Chapter 10

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As I made my way toward the edge of the square, a small man jumped out in front of me, scaring me half to death.

His stomach was round enough to block the entire path, and he wore a long orange overcoat that was too big for him, the sleeves bunching up around small manicured hands, and the bottom falling all the way past his knees. The coat was much more vibrant than the average peat-colored tunic worn by most others in the square. I did not have any idea where this man was from, but I could tell almost at once that he was different from the rest of them; he stuck out like a flamingo in a flock of geese.

“Hello miss, come look at Anton’s wares.” He gestured at himself, to show that he was indeed Anton, and apparently also speaking about himself in the third person.

He’s an Outsider too.

I was surprised with how easily the term had already ingrained itself into my subconscious. I looked down at my own clothes, embarrassed that I was still in my pajamas, and wished I was wearing a leather tunic too. This is how I must look to them.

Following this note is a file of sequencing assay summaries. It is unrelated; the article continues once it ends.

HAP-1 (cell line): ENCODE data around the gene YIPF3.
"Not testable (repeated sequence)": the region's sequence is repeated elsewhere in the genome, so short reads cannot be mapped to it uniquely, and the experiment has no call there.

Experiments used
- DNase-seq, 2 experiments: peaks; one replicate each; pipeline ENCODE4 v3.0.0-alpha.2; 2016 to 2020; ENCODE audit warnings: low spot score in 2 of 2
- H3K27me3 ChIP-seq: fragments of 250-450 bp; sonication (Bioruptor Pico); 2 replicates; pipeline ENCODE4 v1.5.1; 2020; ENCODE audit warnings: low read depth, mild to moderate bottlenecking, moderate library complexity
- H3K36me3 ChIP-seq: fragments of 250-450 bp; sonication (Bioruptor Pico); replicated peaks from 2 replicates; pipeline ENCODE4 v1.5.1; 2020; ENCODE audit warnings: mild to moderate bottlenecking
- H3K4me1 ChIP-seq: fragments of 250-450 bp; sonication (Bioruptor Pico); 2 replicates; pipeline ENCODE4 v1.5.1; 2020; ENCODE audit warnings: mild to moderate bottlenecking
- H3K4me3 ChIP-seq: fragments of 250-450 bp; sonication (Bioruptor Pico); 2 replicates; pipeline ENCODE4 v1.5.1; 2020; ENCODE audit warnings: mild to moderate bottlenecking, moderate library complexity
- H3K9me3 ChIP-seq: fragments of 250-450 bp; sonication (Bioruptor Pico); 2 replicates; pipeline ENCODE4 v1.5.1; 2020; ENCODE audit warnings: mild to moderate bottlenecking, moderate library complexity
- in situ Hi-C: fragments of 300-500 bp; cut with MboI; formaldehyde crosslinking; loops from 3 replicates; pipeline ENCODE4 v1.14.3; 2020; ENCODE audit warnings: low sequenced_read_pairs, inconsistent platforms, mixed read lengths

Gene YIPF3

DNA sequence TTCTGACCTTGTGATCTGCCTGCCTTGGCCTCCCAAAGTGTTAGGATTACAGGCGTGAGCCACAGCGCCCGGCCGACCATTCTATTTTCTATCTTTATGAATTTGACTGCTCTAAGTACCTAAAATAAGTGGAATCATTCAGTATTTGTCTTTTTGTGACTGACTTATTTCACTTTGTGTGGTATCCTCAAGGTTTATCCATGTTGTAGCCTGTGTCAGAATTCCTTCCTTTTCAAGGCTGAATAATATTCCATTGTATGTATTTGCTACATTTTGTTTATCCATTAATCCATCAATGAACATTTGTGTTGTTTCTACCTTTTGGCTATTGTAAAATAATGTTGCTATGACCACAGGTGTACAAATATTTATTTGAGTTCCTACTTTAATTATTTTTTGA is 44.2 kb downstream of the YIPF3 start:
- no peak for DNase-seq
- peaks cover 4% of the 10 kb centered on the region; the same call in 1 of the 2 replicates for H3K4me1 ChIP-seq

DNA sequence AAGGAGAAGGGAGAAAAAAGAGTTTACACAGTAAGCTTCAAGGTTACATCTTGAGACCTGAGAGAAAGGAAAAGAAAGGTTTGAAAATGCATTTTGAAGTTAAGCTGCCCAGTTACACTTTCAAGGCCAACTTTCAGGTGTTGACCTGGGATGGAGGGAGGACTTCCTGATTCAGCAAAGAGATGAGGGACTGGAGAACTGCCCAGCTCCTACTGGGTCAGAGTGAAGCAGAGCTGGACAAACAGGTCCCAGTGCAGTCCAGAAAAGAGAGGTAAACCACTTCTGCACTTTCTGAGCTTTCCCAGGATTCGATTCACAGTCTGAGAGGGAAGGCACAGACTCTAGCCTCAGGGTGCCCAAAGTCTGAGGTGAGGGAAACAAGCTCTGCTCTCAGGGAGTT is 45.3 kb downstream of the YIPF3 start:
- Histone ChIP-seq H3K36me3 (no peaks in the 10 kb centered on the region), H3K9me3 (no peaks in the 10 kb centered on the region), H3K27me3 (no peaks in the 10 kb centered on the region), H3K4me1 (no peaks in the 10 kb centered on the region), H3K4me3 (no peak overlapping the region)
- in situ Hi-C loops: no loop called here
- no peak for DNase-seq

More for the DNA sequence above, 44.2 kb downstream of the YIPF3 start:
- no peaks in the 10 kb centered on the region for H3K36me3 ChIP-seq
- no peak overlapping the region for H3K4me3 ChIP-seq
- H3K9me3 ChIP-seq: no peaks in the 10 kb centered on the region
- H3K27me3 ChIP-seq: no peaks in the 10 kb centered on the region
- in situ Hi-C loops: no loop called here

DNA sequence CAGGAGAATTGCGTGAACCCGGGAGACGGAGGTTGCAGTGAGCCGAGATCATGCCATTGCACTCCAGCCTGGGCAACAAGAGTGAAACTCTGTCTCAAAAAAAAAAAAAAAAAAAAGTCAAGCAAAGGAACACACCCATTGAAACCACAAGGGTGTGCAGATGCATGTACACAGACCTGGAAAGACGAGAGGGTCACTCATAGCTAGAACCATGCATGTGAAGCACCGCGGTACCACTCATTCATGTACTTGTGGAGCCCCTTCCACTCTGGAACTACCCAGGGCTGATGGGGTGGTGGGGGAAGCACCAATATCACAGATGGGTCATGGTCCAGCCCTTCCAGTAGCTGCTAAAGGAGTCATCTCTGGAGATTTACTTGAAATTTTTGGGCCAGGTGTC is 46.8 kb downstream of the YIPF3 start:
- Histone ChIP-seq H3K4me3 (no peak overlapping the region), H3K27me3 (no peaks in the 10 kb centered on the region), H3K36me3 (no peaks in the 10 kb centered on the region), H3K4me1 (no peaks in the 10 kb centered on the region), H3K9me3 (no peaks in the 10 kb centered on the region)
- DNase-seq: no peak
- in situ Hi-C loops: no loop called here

Without waiting for a response, he reached out to put an arm around me. “Anton gives special discounts to other Outsiders, our little secret.”

I glanced back towards my companions. Ko’sa was continuing to haggle with some old lady over the selling price of one of the wooden figurines she had carved. Dalton was waiting at the food stalls for a second lunch. “Sorry, afraid I don’t have much money to spend.”

“Sure, sure, yes Anton hears this lots, but after one look at his fine prices, one finds that it would be wrong not to buy. He will make you a deal you cannot refuse. One look, yes?”

“Alright, fine,” I said, more to satisfy his persistence than anything else. He led me over to a carpet on the ground covered with a variety of goods and knick-knacks.